CNN MRI, US, CT - An artificial agent for anatomical landmark detection in medical images [pdf] SATCOM MICCAI 2016
FCN US Fetal Real-time Standard Scan Plane Detection and Localisation in Fetal Ultrasound using Fully Convolutional Neural Networks [pdf] MICCAI 2016
CNN+LSTM MRI Heart Recognizing end-diastole and end-systole frames via deep temporal regression network [pdf] MICCAI 2016
M-CNN MRI Heart Improving Computer-Aided Detection Using Convolutional Neural Networks and Random View Aggregation Neural Networks [pdf] IEEE-TMI 2016
CNN PET/CT Heart Automated detection of pulmonary nodules in PET/CT images: Ensemble false-positive reduction using a convolutional neural network technique Neural Networks [pdf] MP 2016
3D-CNN MRI Brain Automatic Detection of Cerebral Microbleeds From MR Images via 3D Convolutional Neural Networks [pdf] IEEE-TMI 2016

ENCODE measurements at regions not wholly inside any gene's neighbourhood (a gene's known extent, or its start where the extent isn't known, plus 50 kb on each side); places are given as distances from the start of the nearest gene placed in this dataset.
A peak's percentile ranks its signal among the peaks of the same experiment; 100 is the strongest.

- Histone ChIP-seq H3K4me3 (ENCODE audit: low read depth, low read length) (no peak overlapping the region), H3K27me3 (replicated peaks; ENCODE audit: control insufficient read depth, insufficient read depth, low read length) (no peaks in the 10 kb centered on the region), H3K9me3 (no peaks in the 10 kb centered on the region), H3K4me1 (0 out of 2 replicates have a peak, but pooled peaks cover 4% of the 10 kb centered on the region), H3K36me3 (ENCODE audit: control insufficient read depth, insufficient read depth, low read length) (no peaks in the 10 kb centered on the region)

CNN X-ray, MG - Self-Transfer Learning for Fully Weakly Supervised Lesion Localization [pdf] NIH,ChinaDDSM,MIAS MICCAI 2016
CNN RGB Eye Fast Convolutional Neural Network Training Using Selective Data Sampling: Application to Hemorrhage Detection in Color Fundus Images [pdf] DRDMESSIDOR MICCAI 2016
GAN - - Unsupervised Anomaly Detection with Generative Adversarial Networks to Guide Marker Discovery IPMI 2017
FCN X-ray Cardiac CathNets: Detection and Single-View Depth Prediction of Catheter Electrodes MIAR 2016
3D-CNN CT Lung DeepLung: Deep 3D Dual Path Nets for Automated Pulmonary Nodule Detection and Classification [pdf] LIDC-IDRILUNA16 IEEE-WACV 2018

Segmentation

Technique Modality Area Paper Title DB J/C Year
U-Net - - U-net: Convolutional networks for biomedical image segmentation MICCAI 2015
FCN MRI Head-Neck Efficient multi-scale 3D CNN with fully connected CRF for accurate brain lesion segmentation [pdf] arXiv 2016